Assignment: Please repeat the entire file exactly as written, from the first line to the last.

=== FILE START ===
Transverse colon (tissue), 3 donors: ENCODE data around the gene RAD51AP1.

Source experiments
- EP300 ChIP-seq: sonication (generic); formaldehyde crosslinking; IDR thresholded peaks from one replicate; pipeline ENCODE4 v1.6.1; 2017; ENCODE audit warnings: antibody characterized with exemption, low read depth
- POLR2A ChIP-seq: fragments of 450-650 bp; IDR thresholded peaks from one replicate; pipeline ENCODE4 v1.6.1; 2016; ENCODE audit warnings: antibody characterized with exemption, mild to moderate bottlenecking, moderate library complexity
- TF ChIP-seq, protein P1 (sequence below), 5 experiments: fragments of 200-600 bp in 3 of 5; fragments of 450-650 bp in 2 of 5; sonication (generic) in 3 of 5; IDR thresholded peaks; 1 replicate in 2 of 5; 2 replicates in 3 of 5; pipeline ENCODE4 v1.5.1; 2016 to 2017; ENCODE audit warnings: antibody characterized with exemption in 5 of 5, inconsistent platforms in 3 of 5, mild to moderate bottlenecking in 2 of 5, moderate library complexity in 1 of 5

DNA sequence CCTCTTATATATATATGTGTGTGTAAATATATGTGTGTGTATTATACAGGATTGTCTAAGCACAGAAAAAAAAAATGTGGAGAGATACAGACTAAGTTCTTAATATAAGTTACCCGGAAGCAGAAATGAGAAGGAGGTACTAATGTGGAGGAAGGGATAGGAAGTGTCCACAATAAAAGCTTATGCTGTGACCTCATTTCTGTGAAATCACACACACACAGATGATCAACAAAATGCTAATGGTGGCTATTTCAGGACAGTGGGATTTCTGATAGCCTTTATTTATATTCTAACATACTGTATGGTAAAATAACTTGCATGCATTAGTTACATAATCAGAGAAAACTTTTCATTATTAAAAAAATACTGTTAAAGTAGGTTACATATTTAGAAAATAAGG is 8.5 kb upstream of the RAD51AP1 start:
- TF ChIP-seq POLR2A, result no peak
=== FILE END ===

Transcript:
Transverse colon (tissue), 3 donors: ENCODE data around the gene RAD51AP1.

Source experiments
- EP300 ChIP-seq: sonication (generic); formaldehyde crosslinking; IDR thresholded peaks from one replicate; pipeline ENCODE4 v1.6.1; 2017; ENCODE audit warnings: antibody characterized with exemption, low read depth
- POLR2A ChIP-seq: fragments of 450-650 bp; IDR thresholded peaks from one replicate; pipeline ENCODE4 v1.6.1; 2016; ENCODE audit warnings: antibody characterized with exemption, mild to moderate bottlenecking, moderate library complexity
- TF ChIP-seq, protein P1 (sequence below), 5 experiments: fragments of 200-600 bp in 3 of 5; fragments of 450-650 bp in 2 of 5; sonication (generic) in 3 of 5; IDR thresholded peaks; 1 replicate in 2 of 5; 2 replicates in 3 of 5; pipeline ENCODE4 v1.5.1; 2016 to 2017; ENCODE audit warnings: antibody characterized with exemption in 5 of 5, inconsistent platforms in 3 of 5, mild to moderate bottlenecking in 2 of 5, moderate library complexity in 1 of 5

DNA sequence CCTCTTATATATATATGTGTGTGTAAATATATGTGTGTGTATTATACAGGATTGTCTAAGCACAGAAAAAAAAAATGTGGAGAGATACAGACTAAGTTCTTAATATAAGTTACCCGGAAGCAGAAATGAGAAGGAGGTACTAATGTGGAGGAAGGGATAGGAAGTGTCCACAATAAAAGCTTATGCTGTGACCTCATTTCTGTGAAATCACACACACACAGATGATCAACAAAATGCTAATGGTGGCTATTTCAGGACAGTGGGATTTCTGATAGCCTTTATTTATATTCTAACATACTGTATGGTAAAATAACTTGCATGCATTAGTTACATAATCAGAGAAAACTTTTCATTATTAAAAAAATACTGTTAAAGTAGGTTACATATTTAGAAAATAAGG is 8.5 kb upstream of the RAD51AP1 start:
- TF ChIP-seq POLR2A, result no peak